The Battle of Algiers
The Battle of AlgiersOriginal Title: La battaglia di Algeri
Director: Gillo Pontecorvo
Italy, Algeria | Arabic, French
| Black & White
Director Gillo Pontecorvo’s greatest film, searing documentary-style retelling of the tough, grinding and tragic struggle for Algerian independence, is a groundbreaking neorelist epic narrative about war that convinces viewers they are watching the real thing.
We are plunged into a key year in the tumultuous campaign against the occupying French in the 1950s. Violence is escalating on both sides, children are shooting soldiers at point-blank range, women are planting and carrying out bomb attacks in cafés, and French soldiers use torture to break the will of insurgents. Although the director’s sympathies with the resistance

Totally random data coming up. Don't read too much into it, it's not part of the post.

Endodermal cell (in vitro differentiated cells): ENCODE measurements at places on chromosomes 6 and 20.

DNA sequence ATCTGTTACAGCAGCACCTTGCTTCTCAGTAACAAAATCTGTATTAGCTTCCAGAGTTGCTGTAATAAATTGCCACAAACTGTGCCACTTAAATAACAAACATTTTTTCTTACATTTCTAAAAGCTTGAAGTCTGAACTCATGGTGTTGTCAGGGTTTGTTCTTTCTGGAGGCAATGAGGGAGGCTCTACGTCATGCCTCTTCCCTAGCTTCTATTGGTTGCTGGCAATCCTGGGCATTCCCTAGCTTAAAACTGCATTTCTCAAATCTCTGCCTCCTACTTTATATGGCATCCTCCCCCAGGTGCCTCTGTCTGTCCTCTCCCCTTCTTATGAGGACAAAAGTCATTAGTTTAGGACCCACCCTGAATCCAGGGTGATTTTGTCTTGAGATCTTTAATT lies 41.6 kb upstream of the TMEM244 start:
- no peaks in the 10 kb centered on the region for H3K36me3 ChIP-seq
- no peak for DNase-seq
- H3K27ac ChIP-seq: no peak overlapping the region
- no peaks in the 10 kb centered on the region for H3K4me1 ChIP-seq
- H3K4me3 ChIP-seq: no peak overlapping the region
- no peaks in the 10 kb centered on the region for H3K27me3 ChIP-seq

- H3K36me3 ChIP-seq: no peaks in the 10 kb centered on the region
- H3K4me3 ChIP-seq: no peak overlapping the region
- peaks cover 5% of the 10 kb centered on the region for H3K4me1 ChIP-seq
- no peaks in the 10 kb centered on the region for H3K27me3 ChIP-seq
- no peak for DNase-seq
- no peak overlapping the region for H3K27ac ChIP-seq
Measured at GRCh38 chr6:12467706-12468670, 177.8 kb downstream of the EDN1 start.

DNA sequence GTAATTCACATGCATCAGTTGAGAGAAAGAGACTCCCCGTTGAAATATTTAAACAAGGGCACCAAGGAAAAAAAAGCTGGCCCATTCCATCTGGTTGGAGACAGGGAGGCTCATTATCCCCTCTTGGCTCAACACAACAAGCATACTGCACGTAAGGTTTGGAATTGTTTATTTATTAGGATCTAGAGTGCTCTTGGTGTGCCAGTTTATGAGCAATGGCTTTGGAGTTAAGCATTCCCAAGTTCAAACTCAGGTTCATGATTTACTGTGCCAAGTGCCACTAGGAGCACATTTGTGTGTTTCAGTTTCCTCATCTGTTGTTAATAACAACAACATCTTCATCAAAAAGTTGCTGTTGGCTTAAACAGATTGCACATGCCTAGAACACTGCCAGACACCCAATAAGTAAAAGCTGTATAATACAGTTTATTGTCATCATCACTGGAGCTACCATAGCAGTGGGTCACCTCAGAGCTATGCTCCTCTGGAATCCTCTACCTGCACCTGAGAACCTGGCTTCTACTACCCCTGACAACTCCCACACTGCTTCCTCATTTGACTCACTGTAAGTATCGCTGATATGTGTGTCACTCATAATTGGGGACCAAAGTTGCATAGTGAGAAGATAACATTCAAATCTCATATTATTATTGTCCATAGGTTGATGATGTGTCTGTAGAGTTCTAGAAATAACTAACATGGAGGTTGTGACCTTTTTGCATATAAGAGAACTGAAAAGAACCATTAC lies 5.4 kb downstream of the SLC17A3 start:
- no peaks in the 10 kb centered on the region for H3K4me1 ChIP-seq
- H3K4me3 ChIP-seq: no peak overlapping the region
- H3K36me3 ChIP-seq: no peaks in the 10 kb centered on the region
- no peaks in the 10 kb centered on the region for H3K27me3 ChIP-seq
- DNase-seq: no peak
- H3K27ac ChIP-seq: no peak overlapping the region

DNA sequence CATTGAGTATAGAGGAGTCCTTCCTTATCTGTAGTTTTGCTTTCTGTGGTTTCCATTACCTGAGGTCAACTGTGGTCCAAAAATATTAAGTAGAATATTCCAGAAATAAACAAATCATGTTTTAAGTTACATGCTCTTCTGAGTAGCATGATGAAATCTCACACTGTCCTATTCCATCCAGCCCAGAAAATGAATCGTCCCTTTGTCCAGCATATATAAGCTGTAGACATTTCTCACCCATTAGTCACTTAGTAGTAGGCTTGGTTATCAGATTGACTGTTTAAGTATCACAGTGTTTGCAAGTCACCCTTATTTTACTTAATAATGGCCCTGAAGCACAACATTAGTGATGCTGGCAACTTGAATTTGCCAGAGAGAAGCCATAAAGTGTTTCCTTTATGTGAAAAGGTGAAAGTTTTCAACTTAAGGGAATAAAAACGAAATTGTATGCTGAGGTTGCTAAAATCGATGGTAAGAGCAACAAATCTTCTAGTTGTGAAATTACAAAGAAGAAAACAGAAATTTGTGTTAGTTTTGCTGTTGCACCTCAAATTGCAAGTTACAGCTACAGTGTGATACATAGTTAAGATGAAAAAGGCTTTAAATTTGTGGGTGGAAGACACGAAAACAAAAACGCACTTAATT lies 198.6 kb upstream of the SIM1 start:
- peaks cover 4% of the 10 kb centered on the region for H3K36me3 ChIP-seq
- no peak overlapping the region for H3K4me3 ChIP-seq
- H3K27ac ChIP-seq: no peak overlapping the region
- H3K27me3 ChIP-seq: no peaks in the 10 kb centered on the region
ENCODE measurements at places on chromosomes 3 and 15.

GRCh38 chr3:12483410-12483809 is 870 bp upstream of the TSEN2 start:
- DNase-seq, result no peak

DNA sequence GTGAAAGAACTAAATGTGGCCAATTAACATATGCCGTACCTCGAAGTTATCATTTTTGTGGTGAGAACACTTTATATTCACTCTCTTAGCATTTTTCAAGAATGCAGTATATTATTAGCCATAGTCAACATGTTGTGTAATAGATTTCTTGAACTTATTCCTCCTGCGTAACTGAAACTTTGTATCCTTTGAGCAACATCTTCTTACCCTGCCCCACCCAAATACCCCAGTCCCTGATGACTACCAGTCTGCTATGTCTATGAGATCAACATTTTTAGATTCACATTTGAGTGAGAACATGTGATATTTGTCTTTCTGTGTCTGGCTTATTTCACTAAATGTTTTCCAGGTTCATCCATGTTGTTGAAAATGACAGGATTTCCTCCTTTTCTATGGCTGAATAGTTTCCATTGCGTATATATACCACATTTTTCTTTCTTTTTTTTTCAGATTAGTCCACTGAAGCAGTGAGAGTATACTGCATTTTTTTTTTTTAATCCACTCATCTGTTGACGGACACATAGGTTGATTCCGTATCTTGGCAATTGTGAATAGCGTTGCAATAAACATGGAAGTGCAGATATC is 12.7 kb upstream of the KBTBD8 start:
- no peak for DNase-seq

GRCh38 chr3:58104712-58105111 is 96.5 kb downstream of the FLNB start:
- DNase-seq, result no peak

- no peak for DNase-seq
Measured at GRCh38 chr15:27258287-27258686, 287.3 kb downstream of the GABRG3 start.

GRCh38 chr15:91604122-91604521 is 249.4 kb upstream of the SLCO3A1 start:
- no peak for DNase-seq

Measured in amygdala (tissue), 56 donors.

are never in doubt, the film is stunningly tough-minded and fair.
The largely nonprofessional cast brings a degree of authenticity to the film’s shocking power – especially revolutionary hero Saadi Yacef, who plays the character of a guerilla leader very close to his actual role in the war. He also co-produced the film, which was based on his memoirs of coordinating an insurgent movement while on the run – at one point he was imprisoned and condemned to death. Ultimately he was able to return and witness the Algerian
people win the war.
Shot on the streets of Algiers in 1965, this is a chilling study of modern warfare, with its terrorist
attacks and the brutal techniques used to combat them. No other film comes this close to re-creating a struggle for independence, and the work by Gillo Pontecorvo and Saadi Yacef has astonishing relevance today.
– Mohammad Khawaja